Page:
Define What it Means to be Present!
You know what the holiday times do to you and to your family. You better than anyone can feel the undercurrents rattling and roaring in yourself, the world, and your environment. The question is: how present are you in the moment? How truly present are you with the ones you love, the ones who need your presence most? Your presence is required to respond appropriately to who you are interacting with. Your presence is required to guide you to talk and listen with the greatest calm, clarity and focus that you can with others. If you have a child or children, they need your loving, caring attention and connected presence, no matter what else is going on for you. When you are present within yourself, you become more self-honest in the process.
If you feel distracted, how do you catch yourself and come back to being present in the moment when caught up in life and the swirling holiday tensions? Let’s face it, it’s not about one primary thing. Holiday stress consists of a combination of many stressors. What are yours? There’s the task of gift-giving, earning, spending more money and then shopping in crowded stores with other stressed out people. Your sleep level changes with increased stress, while holiday imbibing and feasting take over many holiday celebrations. Then you are left with foggy memories, a tired mind at work or at home and a rounder belly. For some people, children included, there are the outer impositions of Madison Avenue’s “great next thing” that is forced upon you from all the media outlets. When that “great next thing” looks good, or that it will make life so much better somehow- the desire to obtain it grows stronger. They know the psychology of advertising, and who doesn’t want to feel, smell, or look better, smarter, richer, more successful, more cool, hip or forward trending during the emotionally packed Holiday time? Therefore, whether you know it or not, your attention is being pulled and pushed in many directions. More stress, combined with excitement and obligation ensue. What about adding on the reality of spending more time with family, including spending time with difficult, conflicted, absent or combative relationships? The onset of a New Year can also cause some stress in people who take their New Year’s Resolutions seriously. They may not know what they need to resolve, or if identified, may fear failing at setting that goal and they know it. For many, resolutions are made but not kept. That opportunity to heal and start anew can be fraught with confusion or horror at not quite knowing how to get there, how to even begin.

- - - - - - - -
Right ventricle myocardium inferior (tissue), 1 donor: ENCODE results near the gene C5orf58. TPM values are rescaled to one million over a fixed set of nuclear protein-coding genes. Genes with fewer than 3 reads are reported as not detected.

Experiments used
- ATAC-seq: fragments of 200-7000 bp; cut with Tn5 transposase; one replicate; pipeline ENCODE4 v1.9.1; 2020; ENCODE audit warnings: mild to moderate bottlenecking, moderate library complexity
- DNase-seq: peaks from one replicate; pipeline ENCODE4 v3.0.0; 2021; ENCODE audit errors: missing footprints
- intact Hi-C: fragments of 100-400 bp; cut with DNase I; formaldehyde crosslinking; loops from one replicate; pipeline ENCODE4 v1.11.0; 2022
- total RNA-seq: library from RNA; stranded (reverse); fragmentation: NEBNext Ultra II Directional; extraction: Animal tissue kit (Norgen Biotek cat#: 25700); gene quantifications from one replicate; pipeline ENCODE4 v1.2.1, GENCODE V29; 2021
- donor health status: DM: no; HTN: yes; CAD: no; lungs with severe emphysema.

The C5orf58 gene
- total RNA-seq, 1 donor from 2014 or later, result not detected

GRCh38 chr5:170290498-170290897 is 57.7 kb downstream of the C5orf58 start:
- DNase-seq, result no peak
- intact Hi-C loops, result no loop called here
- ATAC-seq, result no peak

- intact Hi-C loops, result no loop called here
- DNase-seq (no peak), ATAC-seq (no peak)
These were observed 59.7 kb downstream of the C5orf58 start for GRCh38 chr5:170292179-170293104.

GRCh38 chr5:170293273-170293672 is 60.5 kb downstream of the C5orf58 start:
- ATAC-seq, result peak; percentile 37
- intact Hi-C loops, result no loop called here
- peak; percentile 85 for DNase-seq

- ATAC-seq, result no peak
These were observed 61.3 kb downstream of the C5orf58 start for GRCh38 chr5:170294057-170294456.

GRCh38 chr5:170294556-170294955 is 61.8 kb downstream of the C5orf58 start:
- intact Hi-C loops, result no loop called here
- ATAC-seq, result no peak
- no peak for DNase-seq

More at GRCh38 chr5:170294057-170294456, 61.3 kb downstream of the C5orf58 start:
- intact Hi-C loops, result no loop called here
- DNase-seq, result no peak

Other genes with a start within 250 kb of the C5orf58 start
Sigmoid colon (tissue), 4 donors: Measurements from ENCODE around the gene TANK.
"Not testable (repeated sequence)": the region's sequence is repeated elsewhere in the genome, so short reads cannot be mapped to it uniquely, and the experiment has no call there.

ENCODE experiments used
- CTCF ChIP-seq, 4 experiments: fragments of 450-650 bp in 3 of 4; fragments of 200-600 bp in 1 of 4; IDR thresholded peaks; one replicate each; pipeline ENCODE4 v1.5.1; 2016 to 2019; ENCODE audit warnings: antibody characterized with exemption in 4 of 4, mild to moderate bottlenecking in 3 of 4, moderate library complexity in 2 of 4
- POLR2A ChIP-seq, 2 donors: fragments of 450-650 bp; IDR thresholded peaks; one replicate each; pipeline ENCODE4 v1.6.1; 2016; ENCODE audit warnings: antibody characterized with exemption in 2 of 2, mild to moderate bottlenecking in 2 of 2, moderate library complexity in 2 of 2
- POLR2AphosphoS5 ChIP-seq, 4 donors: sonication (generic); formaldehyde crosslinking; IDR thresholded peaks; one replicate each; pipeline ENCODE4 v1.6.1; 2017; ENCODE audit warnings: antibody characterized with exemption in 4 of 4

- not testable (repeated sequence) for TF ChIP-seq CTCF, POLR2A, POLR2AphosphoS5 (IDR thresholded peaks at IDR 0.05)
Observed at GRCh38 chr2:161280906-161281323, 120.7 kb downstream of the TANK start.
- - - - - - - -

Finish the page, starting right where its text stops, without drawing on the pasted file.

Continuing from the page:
The bottom line is this: find ways to become present within yourself. Every day, take the time through exercise, meditation, music, art or other physical, creative and spiritual practices that bring you closer to your center, your core of peace, love and authenticity. Make efforts that you pursue mostly on your own, but seek out what you need if you need supportive therapy, life coaching, classes and support groups to help you find yourself and your sense of inner peace. The more you are present within yourself, the more you can learn, grow and love in your life. An important reminder over the holidays is that your presence matters to others. The payback for giving more of yourself to the ones you love, relate to, teach and lead is that your presence will assuredly be the gift they treasure the most. Live Inspired!® Nina~ www.LiveInspiredwithNina.com